In a video response to the investigation in which he wasn’t available for questions from the media, Easter laid out what his department did in response to the reported messages. Easter said the sheriff’s office does not usually speak on personnel issues, but believes it needed to inform the public.

“There have been former employees here that created very distasteful memes and/or shared texts,” Easter said. “We received information from WPD in May of 2021 that there were some highly racially insensitive memes, texts, homophobic memes and women-degrading memes that were shared by three of our employees. We called for an executive staff meeting between myself, colonels, and our attorney where we viewed the material and immediately started the process of making notification to those three employees that we would suspend them.”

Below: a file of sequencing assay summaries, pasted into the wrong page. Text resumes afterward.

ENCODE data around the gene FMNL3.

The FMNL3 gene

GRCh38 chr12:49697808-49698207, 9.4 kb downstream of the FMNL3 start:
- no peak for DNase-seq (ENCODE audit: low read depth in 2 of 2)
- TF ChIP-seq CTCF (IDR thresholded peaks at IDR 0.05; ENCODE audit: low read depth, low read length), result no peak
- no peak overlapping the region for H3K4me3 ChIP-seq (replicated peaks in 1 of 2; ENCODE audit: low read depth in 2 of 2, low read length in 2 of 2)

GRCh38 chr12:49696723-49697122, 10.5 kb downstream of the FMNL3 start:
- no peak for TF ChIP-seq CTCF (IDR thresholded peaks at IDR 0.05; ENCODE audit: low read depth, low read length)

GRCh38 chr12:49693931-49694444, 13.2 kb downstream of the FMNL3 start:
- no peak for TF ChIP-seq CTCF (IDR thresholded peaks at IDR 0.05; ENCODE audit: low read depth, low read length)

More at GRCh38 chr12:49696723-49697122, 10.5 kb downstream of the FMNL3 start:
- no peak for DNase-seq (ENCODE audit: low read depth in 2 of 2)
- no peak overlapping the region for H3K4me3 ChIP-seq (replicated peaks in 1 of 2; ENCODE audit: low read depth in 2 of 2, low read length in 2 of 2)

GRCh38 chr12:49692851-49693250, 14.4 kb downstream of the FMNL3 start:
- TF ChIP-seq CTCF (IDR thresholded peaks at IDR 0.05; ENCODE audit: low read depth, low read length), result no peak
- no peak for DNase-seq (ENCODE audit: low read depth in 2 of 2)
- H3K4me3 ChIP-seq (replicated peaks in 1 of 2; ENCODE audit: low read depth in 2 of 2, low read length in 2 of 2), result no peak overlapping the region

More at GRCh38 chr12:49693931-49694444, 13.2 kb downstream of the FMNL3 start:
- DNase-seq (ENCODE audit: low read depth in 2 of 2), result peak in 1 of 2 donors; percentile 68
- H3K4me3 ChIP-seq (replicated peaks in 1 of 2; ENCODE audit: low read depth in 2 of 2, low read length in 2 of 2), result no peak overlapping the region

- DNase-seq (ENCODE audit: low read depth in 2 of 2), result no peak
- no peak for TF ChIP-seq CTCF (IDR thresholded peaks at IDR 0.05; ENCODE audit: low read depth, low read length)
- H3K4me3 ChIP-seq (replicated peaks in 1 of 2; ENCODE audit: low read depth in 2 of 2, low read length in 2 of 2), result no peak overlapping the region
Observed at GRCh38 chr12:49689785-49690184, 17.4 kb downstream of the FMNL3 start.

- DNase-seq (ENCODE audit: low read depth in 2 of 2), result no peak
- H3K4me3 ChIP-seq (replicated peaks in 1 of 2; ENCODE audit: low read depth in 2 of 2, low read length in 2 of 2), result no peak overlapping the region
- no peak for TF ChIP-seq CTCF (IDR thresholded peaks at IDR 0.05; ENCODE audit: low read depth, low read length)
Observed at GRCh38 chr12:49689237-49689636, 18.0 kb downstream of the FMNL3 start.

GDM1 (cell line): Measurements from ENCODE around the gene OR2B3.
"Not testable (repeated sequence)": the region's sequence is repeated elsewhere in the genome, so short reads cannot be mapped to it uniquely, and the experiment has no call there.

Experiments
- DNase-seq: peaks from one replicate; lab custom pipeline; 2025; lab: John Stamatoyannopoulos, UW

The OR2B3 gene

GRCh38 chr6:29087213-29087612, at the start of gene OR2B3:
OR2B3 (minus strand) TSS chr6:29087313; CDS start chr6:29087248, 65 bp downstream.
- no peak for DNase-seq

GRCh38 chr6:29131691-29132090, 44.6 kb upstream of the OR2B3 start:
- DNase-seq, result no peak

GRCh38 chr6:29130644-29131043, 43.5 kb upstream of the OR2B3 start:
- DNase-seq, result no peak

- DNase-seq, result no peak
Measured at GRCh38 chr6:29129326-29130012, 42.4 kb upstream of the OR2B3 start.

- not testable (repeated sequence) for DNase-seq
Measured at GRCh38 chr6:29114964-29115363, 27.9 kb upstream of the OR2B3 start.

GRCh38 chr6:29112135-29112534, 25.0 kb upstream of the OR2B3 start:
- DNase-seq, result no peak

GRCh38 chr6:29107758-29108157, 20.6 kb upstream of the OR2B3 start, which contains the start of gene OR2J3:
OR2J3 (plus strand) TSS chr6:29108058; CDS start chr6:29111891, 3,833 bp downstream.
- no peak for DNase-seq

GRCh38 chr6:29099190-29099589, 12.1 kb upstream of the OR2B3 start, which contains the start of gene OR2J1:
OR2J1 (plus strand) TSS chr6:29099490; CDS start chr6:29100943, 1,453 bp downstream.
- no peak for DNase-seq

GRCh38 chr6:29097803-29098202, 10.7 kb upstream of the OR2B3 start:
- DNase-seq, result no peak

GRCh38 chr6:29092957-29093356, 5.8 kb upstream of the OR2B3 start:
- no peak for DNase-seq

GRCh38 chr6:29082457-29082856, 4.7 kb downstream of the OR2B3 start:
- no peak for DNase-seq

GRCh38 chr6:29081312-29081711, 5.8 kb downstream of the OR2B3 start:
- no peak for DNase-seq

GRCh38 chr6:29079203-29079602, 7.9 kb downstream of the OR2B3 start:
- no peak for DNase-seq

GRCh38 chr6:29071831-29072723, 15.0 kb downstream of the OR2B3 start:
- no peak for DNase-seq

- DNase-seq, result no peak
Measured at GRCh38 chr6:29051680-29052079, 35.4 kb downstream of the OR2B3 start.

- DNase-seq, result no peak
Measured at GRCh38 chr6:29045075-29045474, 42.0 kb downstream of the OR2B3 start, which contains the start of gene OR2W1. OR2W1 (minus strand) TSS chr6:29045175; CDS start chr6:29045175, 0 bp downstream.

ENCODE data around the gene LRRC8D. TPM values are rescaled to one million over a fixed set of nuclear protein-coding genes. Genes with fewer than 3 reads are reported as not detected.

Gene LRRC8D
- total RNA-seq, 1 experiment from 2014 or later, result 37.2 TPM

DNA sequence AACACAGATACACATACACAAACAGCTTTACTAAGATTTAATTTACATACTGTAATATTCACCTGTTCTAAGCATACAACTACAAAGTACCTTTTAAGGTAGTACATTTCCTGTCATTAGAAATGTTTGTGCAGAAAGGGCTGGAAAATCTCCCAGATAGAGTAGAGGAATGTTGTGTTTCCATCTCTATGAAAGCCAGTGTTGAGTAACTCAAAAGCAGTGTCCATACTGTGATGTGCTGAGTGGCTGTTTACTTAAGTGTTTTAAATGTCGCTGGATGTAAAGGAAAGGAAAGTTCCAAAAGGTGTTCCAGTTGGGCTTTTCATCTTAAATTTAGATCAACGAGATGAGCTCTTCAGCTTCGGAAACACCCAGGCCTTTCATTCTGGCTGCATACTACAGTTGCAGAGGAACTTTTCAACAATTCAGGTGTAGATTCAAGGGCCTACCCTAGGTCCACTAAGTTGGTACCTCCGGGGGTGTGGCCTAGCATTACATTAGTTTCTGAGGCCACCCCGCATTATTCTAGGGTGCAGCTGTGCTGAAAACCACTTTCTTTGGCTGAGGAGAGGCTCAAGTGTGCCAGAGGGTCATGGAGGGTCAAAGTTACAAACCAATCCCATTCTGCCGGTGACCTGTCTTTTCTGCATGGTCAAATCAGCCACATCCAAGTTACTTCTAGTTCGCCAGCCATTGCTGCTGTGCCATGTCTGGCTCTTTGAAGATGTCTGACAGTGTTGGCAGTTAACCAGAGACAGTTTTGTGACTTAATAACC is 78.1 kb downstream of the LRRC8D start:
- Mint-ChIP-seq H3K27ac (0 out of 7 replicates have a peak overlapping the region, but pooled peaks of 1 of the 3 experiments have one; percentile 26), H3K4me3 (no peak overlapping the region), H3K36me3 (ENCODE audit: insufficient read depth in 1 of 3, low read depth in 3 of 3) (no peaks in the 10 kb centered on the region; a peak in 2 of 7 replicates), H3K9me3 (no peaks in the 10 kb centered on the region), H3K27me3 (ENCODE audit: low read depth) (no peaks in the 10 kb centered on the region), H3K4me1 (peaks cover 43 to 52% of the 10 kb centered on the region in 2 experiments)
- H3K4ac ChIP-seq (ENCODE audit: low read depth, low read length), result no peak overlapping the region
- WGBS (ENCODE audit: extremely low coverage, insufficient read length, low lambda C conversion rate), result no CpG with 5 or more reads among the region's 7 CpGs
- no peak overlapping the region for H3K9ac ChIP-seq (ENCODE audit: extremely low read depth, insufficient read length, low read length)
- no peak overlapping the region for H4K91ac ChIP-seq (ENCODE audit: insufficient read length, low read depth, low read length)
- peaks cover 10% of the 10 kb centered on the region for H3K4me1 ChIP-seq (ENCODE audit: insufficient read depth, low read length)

Easter said the now former deputy who was on suspension for domestic violence resigned the next day. As the investigation continued, he said two other sheriff’s office employees involved retired before the investigation concluded.

“Some folks may not like the face we didn’t put this out in September 2021. However, we are bound by employment law and didn’t feel we could provide specific information into what occurred,” Easter said.

Also on Tuesday, Sedgwick County District Attorney Marc Bennett issued the following statement to Eyewitness News regarding the investigation.